Phase one of Misery Bay shelter relocation complete

Due to the very high water levels around Misery Bay Provincial Park, a work crew had to move the Our Friends Shelter for the winter, last week.

MISERY BAY – Phase one of the work to relocate the winter home of Our Friends Shelter at Misery Bay Provincial Park has now taken place, with more work to be undertaken next spring.

“Our Friends Shelter is high and dry and tucked away safely for the season,” wrote John Diebolt of the Friends of Misery Bay, in an email he sent to the Recorder last Saturday. “Phase one of the shelter rescue happened on November 26 and 28.”

“Our team of Mike Laende, Maddie Wagar, myself and Will Kershaw, ably led and directed by George Kopylov (a licenced timber frame builder), prepped the shelter by removing the cement pads (some of which were sitting over a foot above the water), bracing it and then by jacking it up onto temporary cribs repeatedly to get it high enough.”

“We then applied skids to the bottom of the cedar posts, and then with the use of come-alongs, chains and straps slowly inched the shelter back onto a site that had been prepped,” explained Mr. Diebolt. “Come alongs were attached to a large cedar tree-that was carefully protected so we would not damage it. he said the shelter was inched back slowly and carefully.” 

“By the end of Tuesday we had moved the shelter back 30 feet and the bottom of the temporary crib; it was sitting on was 28 inches above lake level,” continued Mr. Diebolt. “On Thursday we returned and repositioned the shelter so it was sitting very squarely and safely on top of four cribs.”

Mr. Diebolt said, “as noted by Will Kershaw, the shelter sits at the lower edge of the 800-year-old post-glacial shoreline that Peter Barnett described and mapped in a report that is available in the visitor centre.”

“We were very careful in removing trees etc. to not disturb the forest floor covering, and protected it when moving the shelter (it was on skids and they sat on cedar log rollers). We then cleaned up the site,” continued Mr. Diebolt. 

As was reported in last week’s Recorder, the close to historical high water levels across the Great Lakes, and the damage it causes, hit Misery Bay Provincial Park with the Our Friends Shelter having been encroached by the high water with materials eroded under five of the eight pads; that left the shelter tilted toward the lake. Leaving it where it was could result in its destruction by next spring with the water and winds hitting it over the winter.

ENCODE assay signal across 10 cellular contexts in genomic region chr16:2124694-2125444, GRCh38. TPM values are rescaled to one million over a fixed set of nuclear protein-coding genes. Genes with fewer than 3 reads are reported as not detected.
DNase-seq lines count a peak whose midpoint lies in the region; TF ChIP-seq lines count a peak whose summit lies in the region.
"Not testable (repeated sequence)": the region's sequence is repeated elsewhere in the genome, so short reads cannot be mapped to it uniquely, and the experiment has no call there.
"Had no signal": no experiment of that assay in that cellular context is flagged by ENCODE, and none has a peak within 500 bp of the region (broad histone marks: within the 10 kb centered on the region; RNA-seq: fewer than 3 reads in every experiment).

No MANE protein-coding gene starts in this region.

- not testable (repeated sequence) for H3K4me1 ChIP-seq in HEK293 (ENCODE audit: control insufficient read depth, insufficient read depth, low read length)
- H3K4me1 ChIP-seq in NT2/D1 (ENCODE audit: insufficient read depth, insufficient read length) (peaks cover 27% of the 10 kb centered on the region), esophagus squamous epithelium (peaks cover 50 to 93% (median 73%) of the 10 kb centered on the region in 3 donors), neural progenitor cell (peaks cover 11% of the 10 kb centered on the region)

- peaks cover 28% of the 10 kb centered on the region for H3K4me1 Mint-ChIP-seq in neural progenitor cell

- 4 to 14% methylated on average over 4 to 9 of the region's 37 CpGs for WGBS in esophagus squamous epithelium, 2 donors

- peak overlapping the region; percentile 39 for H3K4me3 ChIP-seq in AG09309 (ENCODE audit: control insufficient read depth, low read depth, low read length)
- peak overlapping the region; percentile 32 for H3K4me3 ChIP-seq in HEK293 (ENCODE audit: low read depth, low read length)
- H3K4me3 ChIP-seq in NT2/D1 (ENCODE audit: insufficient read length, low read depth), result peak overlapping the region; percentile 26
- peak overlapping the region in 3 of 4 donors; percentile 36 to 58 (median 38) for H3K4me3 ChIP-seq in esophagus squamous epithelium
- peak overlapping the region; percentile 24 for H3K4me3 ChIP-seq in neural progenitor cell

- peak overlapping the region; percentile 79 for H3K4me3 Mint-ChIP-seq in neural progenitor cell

“Phase two will take place next year; Ontario Parks and FOMB will have a good look at it as soon as we can in the spring. There will be some necessary consultations and all environmental concerns etc. will need to be addressed,” said Mr. Diebolt. 

He said this phase will involve the final positioning and stabilization of the shelter and the rerouting of the handicap access trail and ramp for the shelter. “The cost for this will be in the thousands of dollars. FOMB hase already started fundraising discussions and efforts to start raising this money. A big thanks to those who have already sent donations for this effort.”

“Kudos to Ontario Parks’ Erica Poupore, our acting park superintendent, Ryan Gardner and Will Kershaw. They were able to get an emergency environmental assessment done in very short order, allowing us to complete phase one,” said Mr. Diebolt.

“Another big thanks to all those who offered to come and help with phase one. Because of the nature of the job, we had to keep numbers limited, but your offers were most appreciated,” added Mr. Diebolt.